High School Students Walk Out in Solidarity with Father Fighting Deportation

An interview with a New Haven high school student and excerpt of a speech by an indigenous activist at a support rally for Nelson Pinos, living in a sanctuary church as he fights an ICE deportation order, recorded and produced by Melinda Tuhus

The fight for freedom for an Ecuadorean immigrant who took sanctuary in a New Haven, Connecticut church almost ten months ago has heated up in recent weeks, with two consecutive large rallies on his behalf. Nelson Pinos took refuge in the First and Summerfield Methodist Church after challenging a deportation order from Immigration and Customs Enforcement, or ICE. His attorney says that after a court in Minnesota refused to reopen his case, he’s now awaiting a ruling by the Board of Immigration Appeals.
Pinos and his wife have lived in New Haven for 25 years and have three children who attend primary, middle and high school in town. His daughter, Kelly, a junior at Wilbur Cross High School, recently wrote an op-ed published in the New York Times about her family’s ongoing trauma. With the support of Unidad Latina en Accion, an immigrants’ rights group in New Haven, Kelly and others organized a school walkout on Sept. 20 in solidarity with Nelson, which drew several hundred student participants from a number of New Haven schools.

Between The Lines’ Melinda Tuhus walked with the students during the protest from the school to the sanctuary church and files this report. We first hear from high school senior Omar Moussa, who explains why he walked out of school on Pinos’ behalf.

OMAR MOUSSA: He got family in here. It’s sad to see a story like that. I know his daughter; she’s in my school. We should help him live his life here. So it’s a good thing to hold (march). Maybe they gonna work with his case.

BETWEEN THE LINES: Is this a permitted march for school, or might you get in trouble for walking out?

OMAR MOUSSA: No, no, his daughter asked the principal to go out. We got permission from the school to go out.

BETWEEN THE LINES: Is this a permitted march for school, or might you get in trouble for walking out? And can I have your name?

OMAR MOUSSA: Omar Moussa.

BETWEEN THE LINES: Is this a permitted march for school, or might you get in trouble for walking out? And where are you from?

OMAR MOUSSA: I’m from Syria. I came here as a refugee two years ago.

CROWD CHANT: What do we want? Nelson’s freedom! When do we want it? Now!

BETWEEN THE LINES: Is this a permitted march for school, or might you get in trouble for walking out? Indigenous activist Norm Clement addressed the crowd from the steps of the First & Summerfield church. His comments were informed by his own experience of family members being separated by U.S. policy toward indigenous peoples.

NORM MOMOWETU CLEMENT: Hey, everyone. My name is Norm Momowetu Clement. I’m a confederated Quinnipiac native and a Penobscot. And in case no one has mentioned this yet today, we are on stolen land. This is stolen land and no one is illegal on stolen land (cheers). Indigenous people is right, and Nelson is an indigenous person to these territories. Just as all people who were born in North America and South America are indigenous people to here (cheers). See what my shirt says? “No borders.”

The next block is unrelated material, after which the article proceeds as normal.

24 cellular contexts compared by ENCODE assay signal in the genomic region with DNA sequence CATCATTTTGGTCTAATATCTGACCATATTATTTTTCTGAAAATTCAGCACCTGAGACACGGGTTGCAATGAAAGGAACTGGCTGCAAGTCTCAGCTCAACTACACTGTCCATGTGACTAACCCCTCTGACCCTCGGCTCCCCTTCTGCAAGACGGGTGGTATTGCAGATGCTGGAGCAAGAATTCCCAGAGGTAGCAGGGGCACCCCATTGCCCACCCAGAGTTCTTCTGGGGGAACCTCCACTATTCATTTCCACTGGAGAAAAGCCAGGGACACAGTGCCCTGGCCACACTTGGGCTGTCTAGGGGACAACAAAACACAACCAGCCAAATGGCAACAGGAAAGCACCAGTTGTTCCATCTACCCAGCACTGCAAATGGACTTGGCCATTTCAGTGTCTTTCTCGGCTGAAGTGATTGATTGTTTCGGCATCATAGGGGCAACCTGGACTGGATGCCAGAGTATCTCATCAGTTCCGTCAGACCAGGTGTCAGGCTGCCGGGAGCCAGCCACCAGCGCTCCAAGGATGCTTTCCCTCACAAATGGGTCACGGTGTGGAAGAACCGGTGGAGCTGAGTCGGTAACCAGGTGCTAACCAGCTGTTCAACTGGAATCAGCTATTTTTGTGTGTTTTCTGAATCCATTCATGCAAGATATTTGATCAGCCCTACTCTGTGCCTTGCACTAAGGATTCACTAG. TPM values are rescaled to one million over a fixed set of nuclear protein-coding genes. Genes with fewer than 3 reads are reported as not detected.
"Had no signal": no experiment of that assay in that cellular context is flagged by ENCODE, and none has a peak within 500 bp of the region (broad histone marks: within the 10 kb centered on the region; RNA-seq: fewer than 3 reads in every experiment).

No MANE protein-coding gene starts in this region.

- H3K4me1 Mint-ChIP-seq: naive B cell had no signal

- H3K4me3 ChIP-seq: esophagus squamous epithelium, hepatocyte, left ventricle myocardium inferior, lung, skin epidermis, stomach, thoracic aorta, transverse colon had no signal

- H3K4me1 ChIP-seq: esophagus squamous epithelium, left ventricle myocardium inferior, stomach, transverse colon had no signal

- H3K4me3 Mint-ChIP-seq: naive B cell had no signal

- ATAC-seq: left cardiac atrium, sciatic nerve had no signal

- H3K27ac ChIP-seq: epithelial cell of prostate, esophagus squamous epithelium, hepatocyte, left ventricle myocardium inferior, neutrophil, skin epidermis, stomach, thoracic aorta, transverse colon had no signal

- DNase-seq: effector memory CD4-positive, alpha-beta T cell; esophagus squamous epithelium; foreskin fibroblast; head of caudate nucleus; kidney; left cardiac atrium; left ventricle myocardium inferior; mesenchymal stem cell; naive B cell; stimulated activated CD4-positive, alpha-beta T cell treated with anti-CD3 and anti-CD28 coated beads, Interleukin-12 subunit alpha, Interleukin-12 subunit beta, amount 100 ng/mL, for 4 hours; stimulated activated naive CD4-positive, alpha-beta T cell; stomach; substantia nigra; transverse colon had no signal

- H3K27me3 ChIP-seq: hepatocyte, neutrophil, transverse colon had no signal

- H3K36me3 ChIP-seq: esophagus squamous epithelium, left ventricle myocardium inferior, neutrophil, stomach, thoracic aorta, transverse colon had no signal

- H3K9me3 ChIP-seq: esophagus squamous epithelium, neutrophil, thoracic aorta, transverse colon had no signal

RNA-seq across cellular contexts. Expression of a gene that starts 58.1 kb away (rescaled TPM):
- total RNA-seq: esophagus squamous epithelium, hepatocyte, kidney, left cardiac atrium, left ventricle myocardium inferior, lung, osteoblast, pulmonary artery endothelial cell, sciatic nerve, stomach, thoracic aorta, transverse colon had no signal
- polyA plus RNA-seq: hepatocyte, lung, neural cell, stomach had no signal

My people had no borders. People traded freely from the south to the north for thousands of years. It wasn’t until colonialism came along and put up borders and now walls, so that families would be separated. This is nothing new. Families have been being separated for 500 years in these territories – ever since that supposed “discoverer” came here. You know the guy I’m talking about – all you students, you know his name. Christopher Columbus, that murderer, that rapist (boos). He was going to India, supposedly, but his mission was to take advantage of whatever people he came across, and that’s what he did when he came here.

And that oppression hasn’t stopped just because there’s a new governor or a new president in town. That’s a system of white supremacy that we need to take down! (cheers). We need to knock it down from its roots. And that’s all part of what we’re doing, and it’s part of why we fight for Nelson. Nelson belongs here as much as anybody does (cheers). Nelson’s family belongs together (cheers).

The separation of families that is happening, and has been happening specifically under this president but for many, many years, it’s just horrendous. There is so much devastation. You know, we just heard that another 1,500 kids are lost in the system; they can’t be found. That’s on top of the other 1,500 that they found and still can’t reunite with their families. That trauma carries for generation after generation. It doesn’t stop when they go back, when they find their mom and dad. It doesn’t stop. They’re afraid every single night that it’s going to happen again. The trauma that is being caused by this government is a crime against humanity (cheers). We need to really start thinking about those things as we go forward.

I’m just proud to be here today because Nelson has become a friend of mine; his family are friends of mine. But it doesn’t matter whether it’s Nelson or [formerly in sanctuary] Marco Reyes or someone else, like Sujitno [currently in sanctuary, for a year] up in Hartford. We need to bring all these families back together so they can start healing (cheers).

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